ROCKY MOUNT — The Franklin County School Board approved a budget of $91.3 million, a 3.9 percent increase over the current year, at its meeting Monday night.
A breakdown of the district’s revenues shows little change is expected in state and federal funds, but a significant increase in county funds: $3.4 million.
The board is requesting an additional $133,610 on top of the county’s annual capital allocation of $880,000 to pay for additional maintenance projects. These include asbestos removal, plumbing and electrical upgrades and bus replacement purchases at various schools in the system. It also includes air conditioning installations in the cafeterias of Boones Mill Elementary School and Burnt Chimney Elementary School.
The budget also includes $1.4 million for a salary step increase, or a minimum 2 percent increase for all employees. The board pointed out that a competitive teacher salary schedule to promote recruitment and retention has been a continued financial struggle for the county.
There are 30 new budget initiatives totaling $2.4 million for which school officials hope to obtain funding. One of the largest is $400,000 to cover increased health insurance costs. The board approved an increase of 8.6 percent on the current rates, which is the portion of the increase the board would need to pay. The increase in costs comes from a small number of employees making large claims.
Some of the other large budget initiatives are:
- $225,000 to increase the salary scale for licensed practical nurses
- $263,173 to secure building entrances
- $221,454 for additional family liaisons
The district anticipates the trend of declining student enrollment to continue next year. The 2018-19 budget anticipates an average daily membership of 6,770 students. This would be the fifth year in a row that number has decreased. The school system has seen a decline of more than 500 students over the past 12 years, which affects the amount of state funding it receives.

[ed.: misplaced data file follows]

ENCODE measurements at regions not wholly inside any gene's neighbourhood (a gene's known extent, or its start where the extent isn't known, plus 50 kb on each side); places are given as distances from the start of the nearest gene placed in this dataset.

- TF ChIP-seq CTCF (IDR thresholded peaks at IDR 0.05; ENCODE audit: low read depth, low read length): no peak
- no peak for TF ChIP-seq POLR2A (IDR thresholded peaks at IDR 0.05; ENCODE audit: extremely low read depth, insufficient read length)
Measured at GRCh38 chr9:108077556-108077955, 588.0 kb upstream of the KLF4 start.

The board approved the budget proposal unanimously and with no discussion after the presentation.
Superintendent Mark Church will present the budget to the Franklin County Board of Supervisors at their Tuesday meeting. Though the school board has approved its budget, the county ultimately holds the purse strings, and the two boards have sparred over budget matters in the past.
In January, the boards quarreled over carryover debt dropoff funds. The Board of Supervisors adopted a resolution essentially warning the school board to not count on those funds being appropriated in the future.
The resolution didn’t change policy or procedures, but indicated the board would take a tough stance on future requests.
At Tuesday’s Board of Supervisors meeting, the school board also hopes to discuss the potential for a referendum to ask residents to approve a tax increase on a future ballot. This would go toward funding major renovations needed in the school system — namely large capital projects at Benjamin Franklin Middle School and Franklin County High School.
Chariman G.B. Washburn said it costs the school district more every year that the projects aren’t completed and hopes the Board of Supervisors can help them find the funding.
“We need a commitment from start to finish,” Washburn said.